Radiofarda – Deficient filing” is a familiar term to Baha’i youth in Iran who want to enter university and carry on their education like any other citizen enjoying one of their most fundamental rights.
Iranian Baha’is have been denied permission to study at the country’s universities since the downfall of Iran’s pro-West monarch and establishment of the Islamic Republic in 1979.
The Baha’i adopted their faith in the 19th century but are considered deviants and are persecuted Iran.
Following the Islamic Revolution, numerous Baha’i university lecturers and students were expelled. Since then, no matter how hard they tried, Baha’is have unsuccessfully tried to regain access to the nation’s universities.
The current Iranian calendar year, beginning March 20, 2020, was no exception. Even amidst the COVID-19 pandemic, Iranian authorities made sure to deprive Baha’is of higher education.
On October 31, Iran’s Human Rights Organization (IHRO) published the names of fifteen Baha’i citizens who were barred from entering universities because of their faith.
Speaking to Radio Farda, a Ph.D. student at the University of Cambridge in the United Kingdom, Iqan Shahidi, has shared his experience of being deprived of higher education in Iran.
Born on July 8, 1988, Shahidi was a resident of Kermanshah in West Iran. He took the national university entrance exam in 2006 but was not given his result and instead received a notice of “deficient application,” effectively denying him a university education.
As a member of the Baha’i faith and the Education Rights Committee, Shahidi tried to protest the discrimination. He failed and landed behind bars.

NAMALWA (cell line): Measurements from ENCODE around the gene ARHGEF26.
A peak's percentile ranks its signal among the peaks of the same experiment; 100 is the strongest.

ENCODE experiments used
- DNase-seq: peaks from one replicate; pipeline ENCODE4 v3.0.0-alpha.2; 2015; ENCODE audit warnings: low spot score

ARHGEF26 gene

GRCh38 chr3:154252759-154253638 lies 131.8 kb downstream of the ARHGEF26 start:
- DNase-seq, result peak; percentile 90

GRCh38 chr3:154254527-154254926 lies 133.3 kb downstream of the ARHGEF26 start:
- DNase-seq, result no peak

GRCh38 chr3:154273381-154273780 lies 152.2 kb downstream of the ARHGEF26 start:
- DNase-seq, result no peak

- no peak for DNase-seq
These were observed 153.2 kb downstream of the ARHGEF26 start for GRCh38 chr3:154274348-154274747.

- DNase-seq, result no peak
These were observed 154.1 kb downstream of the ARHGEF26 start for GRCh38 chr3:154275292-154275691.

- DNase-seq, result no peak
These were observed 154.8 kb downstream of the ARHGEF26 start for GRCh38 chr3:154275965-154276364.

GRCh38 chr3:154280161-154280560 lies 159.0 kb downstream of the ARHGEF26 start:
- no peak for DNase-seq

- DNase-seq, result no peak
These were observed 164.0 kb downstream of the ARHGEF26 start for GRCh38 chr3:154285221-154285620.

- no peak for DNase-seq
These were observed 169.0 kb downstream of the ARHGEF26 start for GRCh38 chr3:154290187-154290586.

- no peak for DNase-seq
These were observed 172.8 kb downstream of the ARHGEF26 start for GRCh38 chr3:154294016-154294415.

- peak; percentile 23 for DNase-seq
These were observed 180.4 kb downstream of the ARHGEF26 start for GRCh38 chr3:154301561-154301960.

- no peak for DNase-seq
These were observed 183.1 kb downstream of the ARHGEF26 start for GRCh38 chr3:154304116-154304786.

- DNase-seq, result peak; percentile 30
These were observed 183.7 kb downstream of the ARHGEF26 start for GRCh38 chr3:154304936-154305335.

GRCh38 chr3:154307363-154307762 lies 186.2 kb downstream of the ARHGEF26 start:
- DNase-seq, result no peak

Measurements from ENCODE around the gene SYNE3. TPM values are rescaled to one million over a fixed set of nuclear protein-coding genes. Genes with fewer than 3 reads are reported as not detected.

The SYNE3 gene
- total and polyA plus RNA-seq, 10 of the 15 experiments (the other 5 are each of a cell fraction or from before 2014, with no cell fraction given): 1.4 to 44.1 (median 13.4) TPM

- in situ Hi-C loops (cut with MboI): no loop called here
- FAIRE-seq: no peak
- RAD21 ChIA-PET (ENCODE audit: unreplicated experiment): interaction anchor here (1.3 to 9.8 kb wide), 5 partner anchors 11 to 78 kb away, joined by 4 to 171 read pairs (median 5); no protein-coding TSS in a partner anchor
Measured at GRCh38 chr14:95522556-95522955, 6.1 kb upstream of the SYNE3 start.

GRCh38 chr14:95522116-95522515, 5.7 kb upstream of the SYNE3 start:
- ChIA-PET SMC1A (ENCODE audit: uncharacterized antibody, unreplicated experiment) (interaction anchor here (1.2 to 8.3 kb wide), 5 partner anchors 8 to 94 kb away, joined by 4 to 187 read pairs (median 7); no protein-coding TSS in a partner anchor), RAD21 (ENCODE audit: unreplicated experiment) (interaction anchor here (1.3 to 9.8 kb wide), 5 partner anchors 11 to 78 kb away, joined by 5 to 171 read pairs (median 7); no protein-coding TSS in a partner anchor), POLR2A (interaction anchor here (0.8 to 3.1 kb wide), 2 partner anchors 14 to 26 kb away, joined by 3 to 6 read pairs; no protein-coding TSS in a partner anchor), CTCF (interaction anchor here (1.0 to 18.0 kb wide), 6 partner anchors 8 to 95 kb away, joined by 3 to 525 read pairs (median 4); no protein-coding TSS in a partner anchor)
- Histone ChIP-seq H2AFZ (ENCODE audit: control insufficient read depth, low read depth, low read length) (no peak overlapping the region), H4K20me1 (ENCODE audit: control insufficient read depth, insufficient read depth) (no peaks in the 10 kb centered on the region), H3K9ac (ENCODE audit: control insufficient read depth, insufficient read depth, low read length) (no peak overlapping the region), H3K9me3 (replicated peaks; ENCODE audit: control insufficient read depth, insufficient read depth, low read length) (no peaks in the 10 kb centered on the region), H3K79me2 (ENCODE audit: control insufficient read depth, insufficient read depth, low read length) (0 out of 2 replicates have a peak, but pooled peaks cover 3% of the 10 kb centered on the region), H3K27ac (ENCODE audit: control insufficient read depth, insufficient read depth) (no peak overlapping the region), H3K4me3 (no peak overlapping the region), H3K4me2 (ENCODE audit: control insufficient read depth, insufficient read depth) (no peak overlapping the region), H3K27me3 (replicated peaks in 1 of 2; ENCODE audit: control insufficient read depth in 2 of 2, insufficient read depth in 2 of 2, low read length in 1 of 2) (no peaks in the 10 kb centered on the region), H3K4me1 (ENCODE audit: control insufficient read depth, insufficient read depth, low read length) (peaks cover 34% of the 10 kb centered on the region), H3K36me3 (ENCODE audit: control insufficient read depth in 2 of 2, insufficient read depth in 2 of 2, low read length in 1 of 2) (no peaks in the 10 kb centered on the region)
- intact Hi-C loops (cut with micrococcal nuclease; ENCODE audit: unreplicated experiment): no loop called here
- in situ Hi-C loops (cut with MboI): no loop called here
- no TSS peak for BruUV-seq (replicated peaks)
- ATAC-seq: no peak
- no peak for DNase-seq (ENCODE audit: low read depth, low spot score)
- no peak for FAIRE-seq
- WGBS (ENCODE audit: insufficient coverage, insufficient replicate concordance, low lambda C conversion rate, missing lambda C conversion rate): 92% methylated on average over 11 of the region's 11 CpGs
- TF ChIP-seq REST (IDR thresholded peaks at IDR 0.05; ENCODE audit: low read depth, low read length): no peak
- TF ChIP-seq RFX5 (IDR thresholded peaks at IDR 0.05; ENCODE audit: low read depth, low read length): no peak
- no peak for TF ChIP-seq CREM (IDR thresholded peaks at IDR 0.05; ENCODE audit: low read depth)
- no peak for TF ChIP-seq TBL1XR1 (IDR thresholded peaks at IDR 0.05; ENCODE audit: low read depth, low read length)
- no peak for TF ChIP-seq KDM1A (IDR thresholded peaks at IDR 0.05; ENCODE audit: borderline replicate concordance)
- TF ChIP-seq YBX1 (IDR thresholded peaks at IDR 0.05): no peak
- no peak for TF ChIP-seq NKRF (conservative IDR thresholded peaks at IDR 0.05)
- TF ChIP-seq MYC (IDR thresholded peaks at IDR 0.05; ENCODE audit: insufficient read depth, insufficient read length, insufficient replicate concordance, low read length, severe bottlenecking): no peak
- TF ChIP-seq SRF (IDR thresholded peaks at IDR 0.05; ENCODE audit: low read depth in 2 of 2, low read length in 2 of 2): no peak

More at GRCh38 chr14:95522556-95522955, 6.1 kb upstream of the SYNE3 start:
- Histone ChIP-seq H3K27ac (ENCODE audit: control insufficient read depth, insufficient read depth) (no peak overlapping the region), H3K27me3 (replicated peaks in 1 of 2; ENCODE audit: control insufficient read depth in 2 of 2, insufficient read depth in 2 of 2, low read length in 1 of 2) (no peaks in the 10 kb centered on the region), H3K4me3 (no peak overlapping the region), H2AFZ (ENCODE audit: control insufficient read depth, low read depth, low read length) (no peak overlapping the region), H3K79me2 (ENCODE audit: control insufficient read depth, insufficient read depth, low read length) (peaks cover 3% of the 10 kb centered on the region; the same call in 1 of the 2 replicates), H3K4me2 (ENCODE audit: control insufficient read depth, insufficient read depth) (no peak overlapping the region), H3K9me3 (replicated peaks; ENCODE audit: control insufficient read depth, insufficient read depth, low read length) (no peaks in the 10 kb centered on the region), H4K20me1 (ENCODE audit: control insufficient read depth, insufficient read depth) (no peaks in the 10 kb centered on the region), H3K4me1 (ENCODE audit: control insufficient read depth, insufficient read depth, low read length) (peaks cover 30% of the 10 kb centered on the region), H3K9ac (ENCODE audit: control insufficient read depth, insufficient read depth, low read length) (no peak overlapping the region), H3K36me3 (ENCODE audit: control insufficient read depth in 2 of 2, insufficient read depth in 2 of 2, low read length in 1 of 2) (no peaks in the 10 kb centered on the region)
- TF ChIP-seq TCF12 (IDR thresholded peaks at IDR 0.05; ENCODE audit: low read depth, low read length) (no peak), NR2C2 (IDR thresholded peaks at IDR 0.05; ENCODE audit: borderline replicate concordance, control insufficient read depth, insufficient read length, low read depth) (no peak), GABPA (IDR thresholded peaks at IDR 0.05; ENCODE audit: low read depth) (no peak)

“In 2006, I competed in the national entrance exam. When I demanded the result, the authorities told me that my file was ‘defective.’ I went to the Assessment Organization to follow up. There, they said that I was not allowed to enter the university because I was a member of the Baha’i minority group.” Shahidi said.
Desperate to carry on his education, Shahidi initiated a series of correspondences with various influential groups.
“I even wrote to the members of Majlis (Iranian Parliament),” he said. “I also met our city’s Friday Prayer Imam. I rarely received a response, and if I did, it was limited to confirming my deprivation for being a Baha’i.”
In 2010, Iranian intelligence agents arrested Shahidi, charging him with “membership in an illegal group,” referring to the Education Rights Committee, as well as spreading propaganda against Iran and continuing his membership in the Bahá’í community.
At the preliminary hearing, a notorious fundamentalist judge, Mohammad Moqisseh, sentenced Shahidi to five-years imprisonment.
Later, Branch 54 of the Appeals Court, presided over by another hard-line judge, upheld the verdict.
After serving his five-year sentence, Shahidi was released on January 1, 2017. He was left with no choice other than leaving Iran and emigrating to a country where he could live and carry on his education in a society that respects equal rights.
Shahidi believes that the exclusion of Baha’is from education in Iranian universities is based on the Supreme Council of the Cultural Revolution (SCCR) directive, which in addition to the barring of Baha’is from serving at public positions, deprives them of a college education as well.
The directive was ratified by Iran’s Supreme Leader, Ayatollah Ali Khamenei, on February 25, 1991.
According to the third clause of the SCCR resolution, not only must officials prevent Baha’is from enrollment in universities, but also, if the individual’s religion is established to be Baha’i, after registration and while studying, they should be deprived of education.
The resolution has effectively excluded Iranian Baha’is from formal education.
A secret entity that offers university courses to Baha’is, the Bahá’í Institute for Higher Education (BIHE) was founded in 1987 in response to Iran’s continuing campaign to deny Baha’is access to higher education